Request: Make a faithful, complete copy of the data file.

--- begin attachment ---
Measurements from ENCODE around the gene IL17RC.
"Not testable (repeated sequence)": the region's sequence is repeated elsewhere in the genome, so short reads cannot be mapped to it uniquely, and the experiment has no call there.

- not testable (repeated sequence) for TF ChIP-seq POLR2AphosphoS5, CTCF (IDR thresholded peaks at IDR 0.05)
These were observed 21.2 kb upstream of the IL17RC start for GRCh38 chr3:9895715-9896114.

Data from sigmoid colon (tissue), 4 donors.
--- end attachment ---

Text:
Measurements from ENCODE around the gene IL17RC.
"Not testable (repeated sequence)": the region's sequence is repeated elsewhere in the genome, so short reads cannot be mapped to it uniquely, and the experiment has no call there.

- not testable (repeated sequence) for TF ChIP-seq POLR2AphosphoS5, CTCF (IDR thresholded peaks at IDR 0.05)
These were observed 21.2 kb upstream of the IL17RC start for GRCh38 chr3:9895715-9896114.

Data from sigmoid colon (tissue), 4 donors.